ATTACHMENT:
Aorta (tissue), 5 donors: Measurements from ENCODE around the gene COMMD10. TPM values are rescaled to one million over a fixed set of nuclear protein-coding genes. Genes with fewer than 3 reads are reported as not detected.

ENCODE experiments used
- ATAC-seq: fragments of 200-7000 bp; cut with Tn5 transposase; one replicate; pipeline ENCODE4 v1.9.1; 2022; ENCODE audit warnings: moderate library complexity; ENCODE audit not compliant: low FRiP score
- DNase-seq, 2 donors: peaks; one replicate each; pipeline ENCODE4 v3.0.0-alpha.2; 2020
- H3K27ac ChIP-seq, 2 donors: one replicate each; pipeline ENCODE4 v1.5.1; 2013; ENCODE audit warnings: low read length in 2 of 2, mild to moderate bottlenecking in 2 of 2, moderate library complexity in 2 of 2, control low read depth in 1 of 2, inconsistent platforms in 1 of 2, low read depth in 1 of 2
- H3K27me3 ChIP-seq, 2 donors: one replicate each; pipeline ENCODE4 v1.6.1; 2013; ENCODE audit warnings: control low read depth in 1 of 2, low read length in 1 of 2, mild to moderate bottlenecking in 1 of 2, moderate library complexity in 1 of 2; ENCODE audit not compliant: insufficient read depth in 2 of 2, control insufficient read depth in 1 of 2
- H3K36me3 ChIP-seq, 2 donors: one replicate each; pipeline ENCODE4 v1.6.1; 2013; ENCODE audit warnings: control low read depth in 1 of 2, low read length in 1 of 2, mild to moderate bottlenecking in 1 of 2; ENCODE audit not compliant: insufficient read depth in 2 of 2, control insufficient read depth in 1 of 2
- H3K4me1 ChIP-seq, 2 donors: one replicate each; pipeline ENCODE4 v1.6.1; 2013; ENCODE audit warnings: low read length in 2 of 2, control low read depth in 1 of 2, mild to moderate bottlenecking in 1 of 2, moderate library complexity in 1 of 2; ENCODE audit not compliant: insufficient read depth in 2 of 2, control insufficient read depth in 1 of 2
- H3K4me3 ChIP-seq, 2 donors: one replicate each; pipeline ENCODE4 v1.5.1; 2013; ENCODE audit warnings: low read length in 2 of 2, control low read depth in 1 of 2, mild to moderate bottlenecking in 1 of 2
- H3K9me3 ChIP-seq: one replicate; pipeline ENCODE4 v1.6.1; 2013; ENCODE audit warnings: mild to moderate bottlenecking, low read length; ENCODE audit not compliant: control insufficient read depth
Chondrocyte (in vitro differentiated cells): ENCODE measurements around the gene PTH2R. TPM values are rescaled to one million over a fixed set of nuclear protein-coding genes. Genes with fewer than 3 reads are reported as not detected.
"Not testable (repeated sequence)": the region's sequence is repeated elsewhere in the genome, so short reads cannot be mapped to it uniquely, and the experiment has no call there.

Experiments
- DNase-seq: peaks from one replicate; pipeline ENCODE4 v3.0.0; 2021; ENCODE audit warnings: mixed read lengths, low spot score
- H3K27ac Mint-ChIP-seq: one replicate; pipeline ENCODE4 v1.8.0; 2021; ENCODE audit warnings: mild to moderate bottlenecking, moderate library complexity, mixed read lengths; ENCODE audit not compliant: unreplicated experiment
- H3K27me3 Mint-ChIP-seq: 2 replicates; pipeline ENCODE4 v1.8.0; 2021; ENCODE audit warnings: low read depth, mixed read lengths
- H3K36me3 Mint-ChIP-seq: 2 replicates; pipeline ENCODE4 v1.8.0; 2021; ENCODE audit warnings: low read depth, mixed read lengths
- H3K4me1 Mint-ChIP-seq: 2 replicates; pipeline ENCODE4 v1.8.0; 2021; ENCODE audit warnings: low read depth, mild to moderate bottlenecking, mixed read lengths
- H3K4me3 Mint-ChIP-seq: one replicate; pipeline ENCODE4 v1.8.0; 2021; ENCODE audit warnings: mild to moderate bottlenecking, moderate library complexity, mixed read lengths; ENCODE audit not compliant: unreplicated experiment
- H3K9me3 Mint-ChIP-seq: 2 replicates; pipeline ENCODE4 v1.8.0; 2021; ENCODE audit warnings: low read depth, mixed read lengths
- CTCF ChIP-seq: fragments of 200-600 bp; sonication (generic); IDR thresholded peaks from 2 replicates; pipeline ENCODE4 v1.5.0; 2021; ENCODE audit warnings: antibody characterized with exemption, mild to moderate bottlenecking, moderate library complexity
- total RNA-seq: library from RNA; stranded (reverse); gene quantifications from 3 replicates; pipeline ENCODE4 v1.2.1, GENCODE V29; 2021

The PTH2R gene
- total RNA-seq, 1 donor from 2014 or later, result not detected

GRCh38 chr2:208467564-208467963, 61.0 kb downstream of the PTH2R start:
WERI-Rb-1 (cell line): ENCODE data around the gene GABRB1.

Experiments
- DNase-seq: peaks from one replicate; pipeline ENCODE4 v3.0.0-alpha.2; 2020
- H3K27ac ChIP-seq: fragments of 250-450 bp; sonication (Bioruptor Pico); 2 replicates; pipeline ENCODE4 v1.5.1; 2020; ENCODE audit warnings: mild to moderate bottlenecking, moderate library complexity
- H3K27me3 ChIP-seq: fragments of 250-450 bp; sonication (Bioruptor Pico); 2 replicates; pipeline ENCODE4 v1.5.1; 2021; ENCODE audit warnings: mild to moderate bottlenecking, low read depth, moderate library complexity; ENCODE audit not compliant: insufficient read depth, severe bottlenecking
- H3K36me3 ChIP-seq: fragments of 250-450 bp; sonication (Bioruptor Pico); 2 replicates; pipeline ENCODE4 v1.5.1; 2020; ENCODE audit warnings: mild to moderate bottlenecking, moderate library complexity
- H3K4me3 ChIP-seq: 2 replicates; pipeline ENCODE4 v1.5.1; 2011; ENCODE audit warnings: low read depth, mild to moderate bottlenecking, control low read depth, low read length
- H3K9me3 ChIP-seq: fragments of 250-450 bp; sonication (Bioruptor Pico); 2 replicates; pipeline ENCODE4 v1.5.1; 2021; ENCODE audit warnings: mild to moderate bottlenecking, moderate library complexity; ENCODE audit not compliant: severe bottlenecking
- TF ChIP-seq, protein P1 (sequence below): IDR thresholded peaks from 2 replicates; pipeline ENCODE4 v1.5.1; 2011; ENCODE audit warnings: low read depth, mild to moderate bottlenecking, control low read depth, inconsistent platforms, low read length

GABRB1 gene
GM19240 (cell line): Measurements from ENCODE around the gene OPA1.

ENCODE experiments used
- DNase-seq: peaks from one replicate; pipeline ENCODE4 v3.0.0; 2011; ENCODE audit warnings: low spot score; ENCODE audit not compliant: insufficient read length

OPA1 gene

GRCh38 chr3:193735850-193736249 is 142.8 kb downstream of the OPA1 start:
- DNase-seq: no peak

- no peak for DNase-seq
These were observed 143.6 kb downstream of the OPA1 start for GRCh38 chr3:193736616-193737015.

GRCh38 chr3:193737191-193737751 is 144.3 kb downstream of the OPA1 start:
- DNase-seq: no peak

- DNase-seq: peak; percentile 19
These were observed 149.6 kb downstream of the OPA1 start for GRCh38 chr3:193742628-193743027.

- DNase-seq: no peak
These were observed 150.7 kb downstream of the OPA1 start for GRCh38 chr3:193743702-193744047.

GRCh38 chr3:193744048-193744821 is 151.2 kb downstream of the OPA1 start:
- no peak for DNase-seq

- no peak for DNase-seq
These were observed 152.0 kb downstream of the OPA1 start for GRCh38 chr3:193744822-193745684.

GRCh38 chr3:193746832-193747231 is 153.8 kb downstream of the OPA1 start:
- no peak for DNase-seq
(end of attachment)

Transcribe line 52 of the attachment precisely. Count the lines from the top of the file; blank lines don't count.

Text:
- no peak for DNase-seq